Trump campaign sued for attempting to disenfranchise Black voters

The Trump campaign has repeatedly sought to use the justice system to undo the president's defeat by President-elect Joe Biden. More than two dozen unsuccessful lawsuits have been filed since election day.
But the president's campaign is now on the other side of a lawsuit in a newly filed federal lawsuit alleging it violated the 1965 Suffrage Act in attempting to "disenfranchise hundreds of thousands of voters," especially urban African Americans from Michigan.
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"It's not even about President Trump's success and the Trump campaign's attempts to overthrow the elections," Monique Lin-Luse, associate attorney for the NAACP Legal Protection and Education Fund, who filed the lawsuit, told Yahoo News . "The mere attempt ... to overthrow him by disenfranchising and de-legitimizing black voters is illegal, and it is also dangerous and corrosive for our democracy."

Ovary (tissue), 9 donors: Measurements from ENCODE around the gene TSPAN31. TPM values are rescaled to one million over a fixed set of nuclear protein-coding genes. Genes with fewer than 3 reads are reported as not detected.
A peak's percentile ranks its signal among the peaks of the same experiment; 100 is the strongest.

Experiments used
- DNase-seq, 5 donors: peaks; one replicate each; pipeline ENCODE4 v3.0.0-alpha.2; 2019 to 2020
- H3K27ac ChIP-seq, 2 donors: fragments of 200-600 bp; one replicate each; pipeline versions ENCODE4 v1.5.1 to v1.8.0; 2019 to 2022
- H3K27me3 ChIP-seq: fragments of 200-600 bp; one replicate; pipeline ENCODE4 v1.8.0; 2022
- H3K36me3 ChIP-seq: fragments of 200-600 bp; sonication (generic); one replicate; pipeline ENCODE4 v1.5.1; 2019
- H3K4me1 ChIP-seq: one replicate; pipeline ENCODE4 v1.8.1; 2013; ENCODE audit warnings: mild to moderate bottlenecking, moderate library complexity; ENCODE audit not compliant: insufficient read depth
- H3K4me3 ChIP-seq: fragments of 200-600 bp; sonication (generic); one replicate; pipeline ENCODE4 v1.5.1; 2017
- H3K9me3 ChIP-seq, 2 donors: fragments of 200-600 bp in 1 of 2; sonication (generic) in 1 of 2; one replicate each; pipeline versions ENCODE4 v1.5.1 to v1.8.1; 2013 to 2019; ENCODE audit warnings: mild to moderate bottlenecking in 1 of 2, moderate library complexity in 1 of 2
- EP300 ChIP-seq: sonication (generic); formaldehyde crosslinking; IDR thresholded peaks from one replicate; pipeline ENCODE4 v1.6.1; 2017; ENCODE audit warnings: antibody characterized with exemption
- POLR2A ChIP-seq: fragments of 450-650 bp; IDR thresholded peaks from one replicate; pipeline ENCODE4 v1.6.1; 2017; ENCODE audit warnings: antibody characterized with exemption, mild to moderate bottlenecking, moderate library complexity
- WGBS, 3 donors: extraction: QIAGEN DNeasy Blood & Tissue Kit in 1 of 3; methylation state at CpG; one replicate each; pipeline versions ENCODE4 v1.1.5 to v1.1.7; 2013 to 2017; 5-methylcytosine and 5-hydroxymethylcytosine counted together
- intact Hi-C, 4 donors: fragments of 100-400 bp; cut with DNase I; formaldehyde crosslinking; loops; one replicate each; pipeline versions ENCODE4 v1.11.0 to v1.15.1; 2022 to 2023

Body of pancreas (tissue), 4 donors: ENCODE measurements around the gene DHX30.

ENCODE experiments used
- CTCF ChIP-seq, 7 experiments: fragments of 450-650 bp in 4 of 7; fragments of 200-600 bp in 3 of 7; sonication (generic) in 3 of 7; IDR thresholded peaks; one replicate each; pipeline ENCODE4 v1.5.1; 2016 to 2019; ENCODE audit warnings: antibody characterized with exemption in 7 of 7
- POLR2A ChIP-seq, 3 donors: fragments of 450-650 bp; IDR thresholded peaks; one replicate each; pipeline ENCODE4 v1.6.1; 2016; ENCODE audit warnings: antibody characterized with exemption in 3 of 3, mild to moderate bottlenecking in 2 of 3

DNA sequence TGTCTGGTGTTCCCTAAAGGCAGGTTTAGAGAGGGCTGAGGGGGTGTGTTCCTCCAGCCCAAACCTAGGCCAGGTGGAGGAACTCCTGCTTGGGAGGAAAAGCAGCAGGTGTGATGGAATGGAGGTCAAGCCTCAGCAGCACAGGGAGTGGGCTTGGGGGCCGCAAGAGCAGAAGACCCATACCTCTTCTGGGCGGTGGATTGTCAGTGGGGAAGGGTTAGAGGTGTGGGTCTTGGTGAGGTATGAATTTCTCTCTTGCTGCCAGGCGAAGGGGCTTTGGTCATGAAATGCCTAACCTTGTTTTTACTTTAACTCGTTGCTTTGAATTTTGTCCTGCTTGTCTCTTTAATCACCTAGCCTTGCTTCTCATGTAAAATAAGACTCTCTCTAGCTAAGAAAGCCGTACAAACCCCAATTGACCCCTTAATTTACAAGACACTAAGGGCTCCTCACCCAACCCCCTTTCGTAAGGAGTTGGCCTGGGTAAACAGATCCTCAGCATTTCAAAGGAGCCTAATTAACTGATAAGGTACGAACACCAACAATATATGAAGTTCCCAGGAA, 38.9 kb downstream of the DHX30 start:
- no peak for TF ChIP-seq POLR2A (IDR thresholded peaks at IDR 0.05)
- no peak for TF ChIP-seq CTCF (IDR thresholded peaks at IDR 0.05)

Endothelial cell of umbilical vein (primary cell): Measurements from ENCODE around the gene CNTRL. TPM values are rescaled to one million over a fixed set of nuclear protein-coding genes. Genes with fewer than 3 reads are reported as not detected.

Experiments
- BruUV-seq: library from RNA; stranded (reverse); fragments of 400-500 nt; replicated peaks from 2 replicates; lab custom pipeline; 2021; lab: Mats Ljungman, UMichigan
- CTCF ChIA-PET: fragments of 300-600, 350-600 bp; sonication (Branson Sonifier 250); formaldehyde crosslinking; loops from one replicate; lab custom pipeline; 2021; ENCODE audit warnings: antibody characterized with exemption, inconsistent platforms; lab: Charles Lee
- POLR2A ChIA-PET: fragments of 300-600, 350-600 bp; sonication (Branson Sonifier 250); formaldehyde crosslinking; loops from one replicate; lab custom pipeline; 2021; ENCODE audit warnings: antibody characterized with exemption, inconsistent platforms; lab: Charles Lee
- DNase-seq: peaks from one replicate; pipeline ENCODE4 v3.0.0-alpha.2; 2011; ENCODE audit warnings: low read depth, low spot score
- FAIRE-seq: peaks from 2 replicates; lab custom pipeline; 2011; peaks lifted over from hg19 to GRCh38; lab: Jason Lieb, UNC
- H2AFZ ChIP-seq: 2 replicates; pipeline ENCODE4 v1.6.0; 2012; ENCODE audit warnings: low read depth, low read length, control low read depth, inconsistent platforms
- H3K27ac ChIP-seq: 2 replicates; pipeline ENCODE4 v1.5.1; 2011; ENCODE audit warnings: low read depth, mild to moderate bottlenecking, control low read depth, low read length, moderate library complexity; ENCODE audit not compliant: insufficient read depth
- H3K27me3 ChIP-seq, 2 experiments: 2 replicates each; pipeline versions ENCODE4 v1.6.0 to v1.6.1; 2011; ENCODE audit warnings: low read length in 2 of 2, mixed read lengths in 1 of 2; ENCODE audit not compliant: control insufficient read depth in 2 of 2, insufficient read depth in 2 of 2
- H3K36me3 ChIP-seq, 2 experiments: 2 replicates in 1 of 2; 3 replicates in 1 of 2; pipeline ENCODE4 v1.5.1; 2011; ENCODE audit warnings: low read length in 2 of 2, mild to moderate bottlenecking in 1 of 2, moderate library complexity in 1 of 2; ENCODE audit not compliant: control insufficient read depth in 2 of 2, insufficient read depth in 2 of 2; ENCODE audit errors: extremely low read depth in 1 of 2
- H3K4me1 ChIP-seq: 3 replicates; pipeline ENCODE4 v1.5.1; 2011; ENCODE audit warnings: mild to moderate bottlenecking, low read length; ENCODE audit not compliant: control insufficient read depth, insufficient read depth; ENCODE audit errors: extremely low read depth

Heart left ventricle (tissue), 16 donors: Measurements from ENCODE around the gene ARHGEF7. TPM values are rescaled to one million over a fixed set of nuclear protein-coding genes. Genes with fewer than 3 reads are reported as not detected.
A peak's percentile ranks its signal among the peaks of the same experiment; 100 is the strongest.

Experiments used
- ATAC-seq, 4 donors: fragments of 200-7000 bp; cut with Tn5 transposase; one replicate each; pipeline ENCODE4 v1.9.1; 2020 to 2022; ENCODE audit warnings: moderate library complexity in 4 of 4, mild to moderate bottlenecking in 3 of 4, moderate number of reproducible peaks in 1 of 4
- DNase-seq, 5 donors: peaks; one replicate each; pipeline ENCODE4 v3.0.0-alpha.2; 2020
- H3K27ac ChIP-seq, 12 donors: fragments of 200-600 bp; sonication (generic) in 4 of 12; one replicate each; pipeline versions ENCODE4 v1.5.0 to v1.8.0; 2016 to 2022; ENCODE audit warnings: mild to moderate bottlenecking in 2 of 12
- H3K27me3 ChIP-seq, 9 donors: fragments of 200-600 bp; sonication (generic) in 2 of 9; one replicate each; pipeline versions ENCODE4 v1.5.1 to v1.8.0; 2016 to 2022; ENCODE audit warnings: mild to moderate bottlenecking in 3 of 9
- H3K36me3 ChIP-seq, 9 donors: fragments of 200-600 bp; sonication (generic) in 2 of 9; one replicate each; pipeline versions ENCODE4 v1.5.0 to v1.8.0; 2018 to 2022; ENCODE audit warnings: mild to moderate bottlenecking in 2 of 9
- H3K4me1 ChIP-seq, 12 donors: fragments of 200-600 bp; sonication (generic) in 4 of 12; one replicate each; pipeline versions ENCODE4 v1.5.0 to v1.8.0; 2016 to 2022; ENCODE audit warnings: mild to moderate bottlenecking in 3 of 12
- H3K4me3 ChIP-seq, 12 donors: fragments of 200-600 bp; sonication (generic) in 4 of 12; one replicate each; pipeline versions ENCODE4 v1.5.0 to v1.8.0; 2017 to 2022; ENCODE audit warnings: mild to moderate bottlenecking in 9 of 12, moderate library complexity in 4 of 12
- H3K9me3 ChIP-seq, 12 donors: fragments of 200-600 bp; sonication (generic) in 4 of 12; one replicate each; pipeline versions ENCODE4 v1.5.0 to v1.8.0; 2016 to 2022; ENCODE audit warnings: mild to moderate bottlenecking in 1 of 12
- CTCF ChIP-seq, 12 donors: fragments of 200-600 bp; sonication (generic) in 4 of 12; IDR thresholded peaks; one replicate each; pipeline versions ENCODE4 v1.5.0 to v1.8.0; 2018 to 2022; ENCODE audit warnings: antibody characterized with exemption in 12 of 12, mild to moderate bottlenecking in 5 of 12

President Trump on Tuesday at the White House. (Susan Walsh / AP)
The lawsuit, which was filed Friday in federal court in Washington, DC, was on behalf of the Michigan Welfare Rights Organization and three Detroit residents over Trump's apparent efforts to reach out to local Wayne County, Michigan officials and state lawmakers influence, submitted to withhold votes to certify or intervene in the electoral process.
President Trump met with Michigan House Speaker Lee Chatfield and Senate Majority Leader Mike Shirkey at the White House Friday to convince GOP lawmakers to work on a plan to save the will of Michigan voters To put strength.
Legislators said after the meeting that they intend to obey the law regarding the selection of Michigan voters. Shirkey told the Associated Press that Trump spoke to them about the Michigan election results, but added that the meeting was harmless, the AP reported Tuesday.
In Wayne County, Trump reportedly tried to pressure two Republican members - Monica Palmer and William Hartmann - of the county's four-member Board of Canvassers not to confirm the election results there.